Farmers are now being paid the new producer price of maize of $21 000 a tonne and for traditional grains of $21 913 a tonne as directed by Cabinet.

In a statement to the GMB and Silo Food Industries, Lands, Agriculture, Water, Climate and Rural Resettlement Secretary Dr John Basera said the new prices were with effect from July 21, 2020.

“On July 21 2020, Cabinet approved reviewing of floor producer prices for maize and traditional grains from $12 329 per tonne and $12 865 per tonne to $16 153 and $16 856 per tonne respectively for the 2020/21 marketing season.

“Cabinet further approved an incentive of 30 percent on top of the reviewed producer prices. The new prices are as follows; maize $21 000 and traditional grains $21 913 per tonne,” read the letter.

Farmers welcomed the move and urged authorities to constantly adjust the prices in line with the current exchange rate as well as the trends on the international markets to preserve value for the producer and to sustain production. Zimbabwe Commercial Farmers Union president Mr Shadreck Makombe said it was encouraging and a positive move, which would help farmers buy inputs for the next season.

“This is a move in the right direction. At least farmers’ voices have been heard. Our main worry is that some retailers may start to hike inputs prices.

“Government should regulate prices of inputs. We are not calling for price controls but at least there should be some form of subsidy as is the case in other countries,” he said.

Mr Makombe urged farmers to buy inputs early while prices are still affordable rather than doing so at the last minute.

Zimbabwe National Farmers Union vice president, Mr Edward Dune said while the move taken by Government was prudent the price was way below the import parity.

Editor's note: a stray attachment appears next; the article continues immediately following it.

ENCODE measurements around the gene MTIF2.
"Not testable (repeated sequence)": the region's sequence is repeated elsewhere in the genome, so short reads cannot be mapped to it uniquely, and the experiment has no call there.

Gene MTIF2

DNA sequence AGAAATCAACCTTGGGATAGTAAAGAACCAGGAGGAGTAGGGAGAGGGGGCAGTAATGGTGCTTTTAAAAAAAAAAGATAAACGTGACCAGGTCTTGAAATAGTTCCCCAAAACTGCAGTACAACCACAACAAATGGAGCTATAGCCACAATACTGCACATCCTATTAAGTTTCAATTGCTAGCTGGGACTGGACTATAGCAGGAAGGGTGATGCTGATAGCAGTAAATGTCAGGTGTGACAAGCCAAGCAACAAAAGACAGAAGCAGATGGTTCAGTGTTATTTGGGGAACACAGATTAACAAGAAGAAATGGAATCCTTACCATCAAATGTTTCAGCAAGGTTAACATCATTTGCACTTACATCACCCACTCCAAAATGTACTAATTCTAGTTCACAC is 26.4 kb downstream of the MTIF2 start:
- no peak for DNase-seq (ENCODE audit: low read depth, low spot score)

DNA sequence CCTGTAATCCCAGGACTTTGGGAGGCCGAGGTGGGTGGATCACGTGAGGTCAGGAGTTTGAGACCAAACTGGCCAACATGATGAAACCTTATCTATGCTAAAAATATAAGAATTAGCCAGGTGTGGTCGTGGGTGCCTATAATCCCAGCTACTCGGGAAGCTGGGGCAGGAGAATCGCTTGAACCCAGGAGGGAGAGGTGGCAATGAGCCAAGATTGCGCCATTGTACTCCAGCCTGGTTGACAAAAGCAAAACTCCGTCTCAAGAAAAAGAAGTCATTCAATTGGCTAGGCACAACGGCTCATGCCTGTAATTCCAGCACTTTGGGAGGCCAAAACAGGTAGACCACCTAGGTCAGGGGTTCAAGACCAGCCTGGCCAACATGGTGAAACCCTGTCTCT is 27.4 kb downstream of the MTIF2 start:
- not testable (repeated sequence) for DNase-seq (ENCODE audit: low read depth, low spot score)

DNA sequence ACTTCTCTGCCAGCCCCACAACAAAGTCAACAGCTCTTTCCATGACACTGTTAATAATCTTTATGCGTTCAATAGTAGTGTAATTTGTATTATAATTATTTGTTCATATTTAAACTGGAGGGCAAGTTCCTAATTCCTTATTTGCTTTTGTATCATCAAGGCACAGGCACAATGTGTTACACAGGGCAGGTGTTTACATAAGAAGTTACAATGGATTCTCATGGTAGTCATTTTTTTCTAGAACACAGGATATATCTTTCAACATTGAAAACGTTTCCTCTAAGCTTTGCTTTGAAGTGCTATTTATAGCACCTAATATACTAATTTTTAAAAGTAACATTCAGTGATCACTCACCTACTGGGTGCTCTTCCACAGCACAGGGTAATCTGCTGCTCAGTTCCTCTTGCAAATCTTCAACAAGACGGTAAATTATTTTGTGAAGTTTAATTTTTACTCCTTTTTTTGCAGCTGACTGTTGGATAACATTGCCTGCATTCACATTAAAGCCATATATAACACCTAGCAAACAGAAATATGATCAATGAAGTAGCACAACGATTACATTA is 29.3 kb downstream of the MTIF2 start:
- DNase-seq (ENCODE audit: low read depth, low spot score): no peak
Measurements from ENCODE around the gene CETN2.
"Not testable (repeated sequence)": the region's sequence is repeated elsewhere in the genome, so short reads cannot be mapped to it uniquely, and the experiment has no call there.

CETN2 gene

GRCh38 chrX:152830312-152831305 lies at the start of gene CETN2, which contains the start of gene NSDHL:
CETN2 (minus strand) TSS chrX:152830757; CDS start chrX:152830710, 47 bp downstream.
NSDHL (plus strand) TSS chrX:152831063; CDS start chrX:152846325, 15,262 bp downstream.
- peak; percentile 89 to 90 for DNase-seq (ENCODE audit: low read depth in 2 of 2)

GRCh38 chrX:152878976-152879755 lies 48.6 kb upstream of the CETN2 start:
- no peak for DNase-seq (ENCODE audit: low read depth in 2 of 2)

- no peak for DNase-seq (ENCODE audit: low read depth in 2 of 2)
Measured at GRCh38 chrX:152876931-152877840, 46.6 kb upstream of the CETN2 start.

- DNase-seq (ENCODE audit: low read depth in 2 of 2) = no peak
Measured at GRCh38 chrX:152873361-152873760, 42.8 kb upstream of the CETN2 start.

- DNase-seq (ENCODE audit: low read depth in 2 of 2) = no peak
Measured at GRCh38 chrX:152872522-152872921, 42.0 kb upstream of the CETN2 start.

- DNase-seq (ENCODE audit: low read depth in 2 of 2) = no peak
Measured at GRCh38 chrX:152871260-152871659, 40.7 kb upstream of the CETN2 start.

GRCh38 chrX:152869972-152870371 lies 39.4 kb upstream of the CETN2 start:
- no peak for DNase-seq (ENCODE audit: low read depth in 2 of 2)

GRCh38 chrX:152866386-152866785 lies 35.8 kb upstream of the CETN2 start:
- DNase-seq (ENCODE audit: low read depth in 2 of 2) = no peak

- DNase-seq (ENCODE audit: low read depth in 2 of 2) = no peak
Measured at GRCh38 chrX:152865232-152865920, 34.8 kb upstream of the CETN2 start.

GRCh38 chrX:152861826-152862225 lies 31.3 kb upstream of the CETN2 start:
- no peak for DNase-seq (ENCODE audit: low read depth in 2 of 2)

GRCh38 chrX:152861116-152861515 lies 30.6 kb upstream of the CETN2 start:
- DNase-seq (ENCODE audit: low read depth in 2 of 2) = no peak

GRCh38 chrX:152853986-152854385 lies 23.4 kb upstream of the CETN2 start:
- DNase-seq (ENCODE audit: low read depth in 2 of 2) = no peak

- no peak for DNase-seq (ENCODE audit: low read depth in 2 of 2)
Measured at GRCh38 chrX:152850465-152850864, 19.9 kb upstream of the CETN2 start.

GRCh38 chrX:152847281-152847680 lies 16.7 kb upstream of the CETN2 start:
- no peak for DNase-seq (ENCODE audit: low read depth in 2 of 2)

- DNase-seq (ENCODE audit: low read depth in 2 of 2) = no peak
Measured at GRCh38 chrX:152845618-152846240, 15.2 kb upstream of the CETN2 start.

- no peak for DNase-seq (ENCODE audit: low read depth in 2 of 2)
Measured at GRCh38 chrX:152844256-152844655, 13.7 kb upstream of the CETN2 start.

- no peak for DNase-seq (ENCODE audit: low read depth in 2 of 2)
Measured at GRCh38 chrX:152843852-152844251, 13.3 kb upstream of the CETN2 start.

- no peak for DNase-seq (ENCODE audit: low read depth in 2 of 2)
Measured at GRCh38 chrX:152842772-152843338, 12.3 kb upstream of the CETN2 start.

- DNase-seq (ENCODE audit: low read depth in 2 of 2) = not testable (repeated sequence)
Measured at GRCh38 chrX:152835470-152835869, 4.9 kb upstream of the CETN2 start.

“This is a good move but we feel it is still low. If prices remain low, farmers will be forced to sell their grain on the parallel market,” he said.

Zimbabwe Indigenous Women Farmer Association Trust president, Mrs Depinah Nkomo applauded Government for timeously reviewing the producer price but expressed the same sentiments that input manufacturers should not hike prices.

“Whenever producer prices increase manufacturers start increasing prices for inputs. This is a bad practice and Government should help us on that issue,” he said.

Meanwhile GMB has bought 97 000 tonnes of maize from farmers.

GMB chief executive Mr Rockie Mutenha said farmers had continued to deliver their grain to the GMB depots and collection points.

“GMB has received 97 000 tonnes of maize, 3 240 tonnes of sorghum and 142 tonnes of millet from farmers. We urge farmers to continue delivering their grain to reduce post-harvest losses. We are paying farmers within 48 to 72 hours after deliveries,” he said.